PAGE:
Earlier this month, the federal judge presiding over the case, Lewis A. Kaplan, affirmed these conclusions by the Obama Justice Department. His ruling included a classified supplement describing Ghailani’s interrogation and the results it produced. But in his unclassified ruling, Judge Kaplan wrote: “Suffice it to say here that, on the record before the Court and as further explained in the Supplement, the CIA Program was effective in obtaining useful intelligence from Ghailani throughout his time in CIA custody.”

Kaplan went on: “The government has offered evidence that Ghailani continued to be of intelligence value throughout his time in CIA custody. Ghailani’s counsel have had access to extensive classified materials related to his interrogation, yet they have pointed to no evidence to the contrary. As discussed in the Supplement, the Court concludes that the government’s evidence is persuasive.”

He concluded: “The government has offered credible evidence indicating that the decision to place Ghailani in the CIA Program was made in the reasonable belief that he had valuable information essential to combating al-Qaeda and protecting national security. The same evidence shows that the government had reason to believe that this valuable intelligence could not have been obtained except by putting Ghailani into that program and that it could not successfully have done so and prosecuted him in federal court at the same time.” Therefore, “Two years of the delay [while Ghailani was held by the CIA] served compelling interests of national security.”

The judge also rejected “Ghailani’s claim that he was so affected psychologically by the alleged CIA mistreatment that his ability to assist in his defense has been impaired.” The court appointed a psychiatrist to examine Ghailani, and, “On the basis of the psychiatrist’s report and the entire record, including the evidence from the defense psychologist, the Court found that Ghailani suffers from no mental disease or defect, that he is capable of assisting in his defense, and that he is mentally competent. The Court is not persuaded that his mental state has been affected in any material degree by anything that took place while he was in CIA custody.”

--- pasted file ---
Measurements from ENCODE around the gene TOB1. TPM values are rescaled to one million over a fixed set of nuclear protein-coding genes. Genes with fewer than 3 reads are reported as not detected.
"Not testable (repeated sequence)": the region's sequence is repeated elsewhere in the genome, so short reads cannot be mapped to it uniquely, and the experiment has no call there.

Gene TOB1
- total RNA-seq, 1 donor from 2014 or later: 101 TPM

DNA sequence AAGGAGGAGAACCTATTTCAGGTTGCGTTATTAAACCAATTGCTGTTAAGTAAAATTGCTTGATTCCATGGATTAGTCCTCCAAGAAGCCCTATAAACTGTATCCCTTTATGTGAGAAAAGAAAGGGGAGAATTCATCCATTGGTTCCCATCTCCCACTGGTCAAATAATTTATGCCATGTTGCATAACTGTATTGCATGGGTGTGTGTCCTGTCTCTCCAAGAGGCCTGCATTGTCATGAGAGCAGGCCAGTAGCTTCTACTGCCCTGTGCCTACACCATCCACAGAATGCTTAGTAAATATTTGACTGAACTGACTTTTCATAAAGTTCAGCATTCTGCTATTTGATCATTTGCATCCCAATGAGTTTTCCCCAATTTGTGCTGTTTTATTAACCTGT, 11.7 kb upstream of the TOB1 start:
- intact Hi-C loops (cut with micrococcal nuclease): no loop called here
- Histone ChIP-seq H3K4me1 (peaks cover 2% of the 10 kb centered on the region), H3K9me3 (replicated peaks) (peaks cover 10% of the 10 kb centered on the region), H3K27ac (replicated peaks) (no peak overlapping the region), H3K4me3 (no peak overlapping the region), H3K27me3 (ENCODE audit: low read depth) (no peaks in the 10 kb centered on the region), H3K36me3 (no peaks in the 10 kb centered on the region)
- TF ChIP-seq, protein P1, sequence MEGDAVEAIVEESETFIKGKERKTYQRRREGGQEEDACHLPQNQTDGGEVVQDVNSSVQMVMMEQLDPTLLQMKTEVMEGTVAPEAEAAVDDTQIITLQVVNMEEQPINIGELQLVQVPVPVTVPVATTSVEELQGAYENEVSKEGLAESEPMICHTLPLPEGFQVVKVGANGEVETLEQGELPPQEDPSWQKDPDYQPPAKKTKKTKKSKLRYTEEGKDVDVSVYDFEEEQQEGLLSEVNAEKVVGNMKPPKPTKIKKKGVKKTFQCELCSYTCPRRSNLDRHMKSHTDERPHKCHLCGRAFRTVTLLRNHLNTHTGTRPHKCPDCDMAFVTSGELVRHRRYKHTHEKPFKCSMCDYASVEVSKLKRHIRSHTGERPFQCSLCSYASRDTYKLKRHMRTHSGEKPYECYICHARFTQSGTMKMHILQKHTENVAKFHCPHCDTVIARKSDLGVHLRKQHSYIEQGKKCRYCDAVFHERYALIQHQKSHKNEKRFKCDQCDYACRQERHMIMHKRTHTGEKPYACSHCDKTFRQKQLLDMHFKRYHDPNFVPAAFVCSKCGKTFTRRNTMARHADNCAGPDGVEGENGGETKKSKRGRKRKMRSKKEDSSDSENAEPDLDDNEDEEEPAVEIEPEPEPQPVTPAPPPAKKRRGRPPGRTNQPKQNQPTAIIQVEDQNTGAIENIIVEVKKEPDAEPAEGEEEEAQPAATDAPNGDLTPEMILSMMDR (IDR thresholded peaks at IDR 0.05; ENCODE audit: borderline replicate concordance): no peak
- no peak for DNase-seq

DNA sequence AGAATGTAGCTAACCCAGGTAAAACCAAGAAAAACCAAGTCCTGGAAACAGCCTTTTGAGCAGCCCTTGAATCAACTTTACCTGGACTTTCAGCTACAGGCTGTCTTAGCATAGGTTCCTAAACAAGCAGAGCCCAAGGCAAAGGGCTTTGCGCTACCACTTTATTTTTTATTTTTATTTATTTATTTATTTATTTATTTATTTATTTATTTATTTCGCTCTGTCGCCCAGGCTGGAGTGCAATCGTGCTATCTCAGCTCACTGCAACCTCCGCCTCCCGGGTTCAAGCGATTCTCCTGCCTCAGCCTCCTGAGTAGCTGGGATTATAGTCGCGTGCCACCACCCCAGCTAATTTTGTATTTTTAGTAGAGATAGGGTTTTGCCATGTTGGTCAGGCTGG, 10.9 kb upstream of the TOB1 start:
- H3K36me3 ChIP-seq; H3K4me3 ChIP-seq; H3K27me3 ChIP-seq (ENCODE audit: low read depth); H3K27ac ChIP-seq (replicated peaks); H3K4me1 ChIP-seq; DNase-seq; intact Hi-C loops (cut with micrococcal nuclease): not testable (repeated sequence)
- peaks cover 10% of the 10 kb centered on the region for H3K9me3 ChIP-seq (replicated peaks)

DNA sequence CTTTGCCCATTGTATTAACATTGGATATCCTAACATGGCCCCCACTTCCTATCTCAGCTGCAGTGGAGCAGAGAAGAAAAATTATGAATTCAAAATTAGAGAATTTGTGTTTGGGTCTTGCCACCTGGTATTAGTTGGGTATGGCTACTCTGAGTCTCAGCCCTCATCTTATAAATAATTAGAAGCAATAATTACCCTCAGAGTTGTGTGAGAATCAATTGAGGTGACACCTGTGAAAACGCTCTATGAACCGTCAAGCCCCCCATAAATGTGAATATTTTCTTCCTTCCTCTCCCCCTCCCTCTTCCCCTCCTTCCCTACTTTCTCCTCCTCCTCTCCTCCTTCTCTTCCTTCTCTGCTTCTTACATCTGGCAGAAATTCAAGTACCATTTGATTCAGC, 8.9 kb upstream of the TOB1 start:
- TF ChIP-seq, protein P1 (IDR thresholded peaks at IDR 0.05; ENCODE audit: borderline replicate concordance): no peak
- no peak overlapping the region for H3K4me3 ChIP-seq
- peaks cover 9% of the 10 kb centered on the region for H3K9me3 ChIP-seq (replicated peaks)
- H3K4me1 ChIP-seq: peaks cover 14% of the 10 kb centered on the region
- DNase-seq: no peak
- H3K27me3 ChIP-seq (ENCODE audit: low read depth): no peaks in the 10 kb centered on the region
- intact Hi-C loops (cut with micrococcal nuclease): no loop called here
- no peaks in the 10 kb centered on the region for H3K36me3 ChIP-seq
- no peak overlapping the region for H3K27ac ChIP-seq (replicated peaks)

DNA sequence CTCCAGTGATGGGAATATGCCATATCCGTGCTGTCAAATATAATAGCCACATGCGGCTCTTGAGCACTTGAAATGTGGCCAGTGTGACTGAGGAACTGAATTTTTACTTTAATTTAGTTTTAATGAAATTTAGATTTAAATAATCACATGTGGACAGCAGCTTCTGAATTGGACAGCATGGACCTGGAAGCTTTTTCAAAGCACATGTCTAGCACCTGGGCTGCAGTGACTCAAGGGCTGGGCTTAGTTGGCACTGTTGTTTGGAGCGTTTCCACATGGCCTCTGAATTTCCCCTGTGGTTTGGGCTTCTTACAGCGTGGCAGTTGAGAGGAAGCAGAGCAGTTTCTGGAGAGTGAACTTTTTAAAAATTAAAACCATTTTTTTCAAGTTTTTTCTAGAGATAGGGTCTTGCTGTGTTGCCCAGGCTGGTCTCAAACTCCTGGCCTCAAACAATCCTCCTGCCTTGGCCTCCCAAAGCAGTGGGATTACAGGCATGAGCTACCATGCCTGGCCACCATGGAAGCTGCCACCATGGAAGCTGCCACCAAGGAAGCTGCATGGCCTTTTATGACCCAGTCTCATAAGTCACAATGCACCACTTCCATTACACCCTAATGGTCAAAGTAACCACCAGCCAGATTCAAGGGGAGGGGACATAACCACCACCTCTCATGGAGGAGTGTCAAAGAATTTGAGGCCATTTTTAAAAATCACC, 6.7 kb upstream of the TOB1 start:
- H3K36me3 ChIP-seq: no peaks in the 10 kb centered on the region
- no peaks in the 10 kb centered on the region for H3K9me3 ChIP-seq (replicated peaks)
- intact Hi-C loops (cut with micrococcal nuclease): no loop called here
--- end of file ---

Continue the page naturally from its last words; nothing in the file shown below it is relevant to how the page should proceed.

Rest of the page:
The ruling was a major victory for the prosecution. And it was also a major vindication of the CIA interrogation program. The Obama Justice Department has now argued in federal court that the CIA program was necessary for our national security, that it was effective in producing actionable intelligence about al-Qaeda plots that could not have been obtained in any other way, and that it caused no damage to the terrorist’s mental state. A federal judge has reviewed the intelligence, heard the counterarguments of the terrorist who was interrogated, and agreed with the Obama administration that in the case of Ahmed Ghailani, the CIA interrogation program “served compelling interests of national security.”

– Marc A. Thiessen is a visiting fellow at the American Enterprise Institute, a weekly columnist for the Washington Post, and the author of Courting Disaster, just published by Regnery. David B. Rivkin Jr. is co-chairman of the Center for Law and Counterterrorism at the Foundation for the Defense of Democracies, a contributing editor to National Review, and a partner in the Washington, D.C., office of Baker and Hostettler, LLP.

Source: http://www.nationalreview.com/articles/243554/cia-interrogations-have-br-their-day-court-marc-thiessen?page=1